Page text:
Share price decline since January 2022

The announcement follows a decline in Astec Industries Inc.’s share price of 40% since January 2022.

In the position of CEO since 2019

Barry Ruffalo became CEO of the Company in 2019.

Barry A. Ruffalo has served as President and Chief Executive Officer (“CEO”) of Astec Industries since August 2019.

Prior to joining Astec Industries, he was employed by Valmont Industries, a publicly-traded global producer of highly-engineered fabricated metal products, where he had served from 2015 to 2016 as Executive Vice President, Operational Excellence, from 2016 to 2017 as Group President – Energy & Mining, during 2017 as Group President – North America Structures/Energy/Mining and from 2018 to July 2019 as Group President of Global Engineered Support Structures.

Preceding his career at Valmont Industries, from 2013 to 2015, Ruffalo served terms as President of the Irrigation and of the Infrastructure divisions of Lindsay Corporation, a publicly-traded global leader in proprietary water management and road infrastructure products and services.

Ruffalo has also served on the Board of Directors of Masonite International Corporation (NYSE: DOOR) since July 2021, where he also serves on the Human Resources and Compensation Committee.

In addition, Ruffalo is active in trade association boards.

At the time of Barry Ruffalo’s appointment as Chief Executive Officer at Astec, Bill Gehl, Chairman of Astec, had stated: “After a comprehensive search that included a number of highly qualified candidates, we are excited to hire Mr. Ruffalo. Barry brings a wealth of experience to Astec. He is a leader that has driven change, understands infrastructure and will add tremendous value.”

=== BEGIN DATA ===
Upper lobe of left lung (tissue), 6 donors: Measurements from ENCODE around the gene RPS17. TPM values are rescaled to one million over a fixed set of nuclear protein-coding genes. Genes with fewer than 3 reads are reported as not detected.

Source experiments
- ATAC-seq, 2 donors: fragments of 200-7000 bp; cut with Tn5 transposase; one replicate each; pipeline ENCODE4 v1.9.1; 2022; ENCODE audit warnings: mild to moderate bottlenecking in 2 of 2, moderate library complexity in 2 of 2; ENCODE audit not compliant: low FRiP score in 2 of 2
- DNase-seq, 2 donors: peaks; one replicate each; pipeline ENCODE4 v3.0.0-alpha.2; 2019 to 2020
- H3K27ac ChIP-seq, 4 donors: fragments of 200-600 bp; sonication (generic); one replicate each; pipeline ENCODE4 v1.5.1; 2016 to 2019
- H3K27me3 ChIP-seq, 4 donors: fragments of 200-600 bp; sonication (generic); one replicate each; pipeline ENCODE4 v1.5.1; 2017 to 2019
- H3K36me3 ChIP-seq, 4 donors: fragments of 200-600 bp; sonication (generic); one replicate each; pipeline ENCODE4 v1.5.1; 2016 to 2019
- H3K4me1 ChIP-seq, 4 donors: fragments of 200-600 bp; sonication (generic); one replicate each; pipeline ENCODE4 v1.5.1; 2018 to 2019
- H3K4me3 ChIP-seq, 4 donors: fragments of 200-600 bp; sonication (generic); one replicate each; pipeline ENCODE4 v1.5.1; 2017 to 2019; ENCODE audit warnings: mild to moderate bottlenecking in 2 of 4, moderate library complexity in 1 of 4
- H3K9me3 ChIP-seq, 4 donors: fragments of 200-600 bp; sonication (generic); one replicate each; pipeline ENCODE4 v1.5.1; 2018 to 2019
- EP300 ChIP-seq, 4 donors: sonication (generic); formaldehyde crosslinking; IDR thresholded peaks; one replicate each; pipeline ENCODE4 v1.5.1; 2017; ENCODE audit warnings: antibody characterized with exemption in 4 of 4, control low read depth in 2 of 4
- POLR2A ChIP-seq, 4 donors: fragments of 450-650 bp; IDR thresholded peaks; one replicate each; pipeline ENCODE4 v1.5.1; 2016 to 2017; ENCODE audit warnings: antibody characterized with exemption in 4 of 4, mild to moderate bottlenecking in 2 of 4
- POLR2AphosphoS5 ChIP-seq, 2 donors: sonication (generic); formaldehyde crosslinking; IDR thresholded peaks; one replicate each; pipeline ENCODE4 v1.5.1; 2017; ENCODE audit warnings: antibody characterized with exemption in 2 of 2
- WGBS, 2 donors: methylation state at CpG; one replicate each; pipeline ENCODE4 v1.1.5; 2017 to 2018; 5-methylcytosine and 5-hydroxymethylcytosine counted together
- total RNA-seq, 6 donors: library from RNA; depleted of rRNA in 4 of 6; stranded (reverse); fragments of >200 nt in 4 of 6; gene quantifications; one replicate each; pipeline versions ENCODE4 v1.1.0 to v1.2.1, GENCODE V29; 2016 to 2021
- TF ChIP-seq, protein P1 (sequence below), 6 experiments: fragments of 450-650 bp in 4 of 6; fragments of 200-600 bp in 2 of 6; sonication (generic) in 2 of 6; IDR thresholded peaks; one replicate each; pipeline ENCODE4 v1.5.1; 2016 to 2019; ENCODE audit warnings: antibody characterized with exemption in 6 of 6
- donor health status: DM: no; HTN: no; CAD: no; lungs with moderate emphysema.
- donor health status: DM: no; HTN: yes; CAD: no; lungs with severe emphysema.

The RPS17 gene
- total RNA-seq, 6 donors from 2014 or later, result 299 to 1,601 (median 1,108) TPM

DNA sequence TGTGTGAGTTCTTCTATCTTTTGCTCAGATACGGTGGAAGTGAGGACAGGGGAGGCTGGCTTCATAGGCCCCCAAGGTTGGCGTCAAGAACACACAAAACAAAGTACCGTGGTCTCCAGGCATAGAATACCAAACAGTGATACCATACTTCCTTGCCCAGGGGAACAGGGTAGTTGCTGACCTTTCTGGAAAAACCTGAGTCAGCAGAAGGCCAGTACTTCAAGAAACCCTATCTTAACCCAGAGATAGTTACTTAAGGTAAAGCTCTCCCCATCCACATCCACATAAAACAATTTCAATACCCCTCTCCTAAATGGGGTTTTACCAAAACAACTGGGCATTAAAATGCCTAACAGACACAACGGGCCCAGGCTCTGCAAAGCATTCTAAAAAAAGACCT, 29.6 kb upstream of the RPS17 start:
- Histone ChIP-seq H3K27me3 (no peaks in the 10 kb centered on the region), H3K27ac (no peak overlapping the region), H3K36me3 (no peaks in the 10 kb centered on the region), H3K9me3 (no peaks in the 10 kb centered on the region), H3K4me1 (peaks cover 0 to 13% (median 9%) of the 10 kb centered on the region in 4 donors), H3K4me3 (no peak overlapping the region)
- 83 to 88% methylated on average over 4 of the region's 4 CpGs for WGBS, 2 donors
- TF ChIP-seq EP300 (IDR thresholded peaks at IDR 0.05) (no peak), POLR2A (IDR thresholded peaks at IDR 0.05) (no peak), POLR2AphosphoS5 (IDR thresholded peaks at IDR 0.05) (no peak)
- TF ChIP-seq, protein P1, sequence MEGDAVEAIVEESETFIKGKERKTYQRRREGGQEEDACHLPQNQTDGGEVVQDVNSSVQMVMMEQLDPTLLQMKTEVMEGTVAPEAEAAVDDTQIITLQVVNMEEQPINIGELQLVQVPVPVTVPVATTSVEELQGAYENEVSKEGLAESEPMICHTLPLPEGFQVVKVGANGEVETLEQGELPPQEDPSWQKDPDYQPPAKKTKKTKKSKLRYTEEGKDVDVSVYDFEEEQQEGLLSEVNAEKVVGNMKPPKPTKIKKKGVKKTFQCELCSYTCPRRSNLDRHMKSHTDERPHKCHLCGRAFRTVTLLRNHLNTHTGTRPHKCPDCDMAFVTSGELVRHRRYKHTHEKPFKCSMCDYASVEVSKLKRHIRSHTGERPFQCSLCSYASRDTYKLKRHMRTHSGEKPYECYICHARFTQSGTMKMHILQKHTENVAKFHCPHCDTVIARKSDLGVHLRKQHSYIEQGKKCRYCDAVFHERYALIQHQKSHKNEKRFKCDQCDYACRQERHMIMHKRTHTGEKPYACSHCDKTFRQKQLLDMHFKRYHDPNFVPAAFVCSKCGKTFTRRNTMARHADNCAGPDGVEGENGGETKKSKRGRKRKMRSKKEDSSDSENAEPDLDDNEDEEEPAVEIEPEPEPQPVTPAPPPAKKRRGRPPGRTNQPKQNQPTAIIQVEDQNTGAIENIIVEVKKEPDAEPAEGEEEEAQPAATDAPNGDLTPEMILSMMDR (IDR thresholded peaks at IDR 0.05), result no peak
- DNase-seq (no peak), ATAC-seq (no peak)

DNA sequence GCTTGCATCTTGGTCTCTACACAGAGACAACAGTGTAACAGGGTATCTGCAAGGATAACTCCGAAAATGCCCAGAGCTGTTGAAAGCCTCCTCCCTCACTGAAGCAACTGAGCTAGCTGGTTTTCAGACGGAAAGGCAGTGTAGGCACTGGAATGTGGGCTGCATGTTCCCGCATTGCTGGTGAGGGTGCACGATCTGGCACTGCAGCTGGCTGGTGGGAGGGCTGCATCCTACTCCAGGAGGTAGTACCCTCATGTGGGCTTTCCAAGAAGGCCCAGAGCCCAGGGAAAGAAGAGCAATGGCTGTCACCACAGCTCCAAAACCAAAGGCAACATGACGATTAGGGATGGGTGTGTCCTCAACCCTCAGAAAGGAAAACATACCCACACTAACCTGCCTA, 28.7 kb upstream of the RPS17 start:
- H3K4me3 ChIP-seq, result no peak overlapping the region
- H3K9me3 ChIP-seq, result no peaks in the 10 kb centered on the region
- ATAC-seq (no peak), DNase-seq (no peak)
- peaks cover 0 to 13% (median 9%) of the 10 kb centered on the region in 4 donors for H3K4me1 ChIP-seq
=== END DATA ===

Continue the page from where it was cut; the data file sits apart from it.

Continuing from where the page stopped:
At the time of Barry Ruffalo’s appointment as Chief Executive Officer at Astec, Ruffalo had stated: “I am excited to join Astec as its CEO and a member of the Board of Directors. I look forward to moving forward with measures to make Astec more profitable and agile while building on the strength of its world-class products.”

No statement by Barry Ruffalo

In the news release announcing his departure as CEO of Astec Industries Inc., Barry Ruffalo received thanks and good wishes.

The announcement of his departure as CEO does not include a statement by Barry Ruffalo.

Over the past 12 months, 26% of all outgoing CEOs remained silent in the departure announcement, according to data compiled by exechange. Departing CEOs who did make a statement said an average of 109 words. The longest statement was 382 words. The shortest statement was 23 words. Leadership transitions in which departing CEOs provide conspicuously short or no explanations for their move are statistically associated with elevated pressure and show an increased incidence of Push-out Scores above the critical threshold of 5, according to exechange data.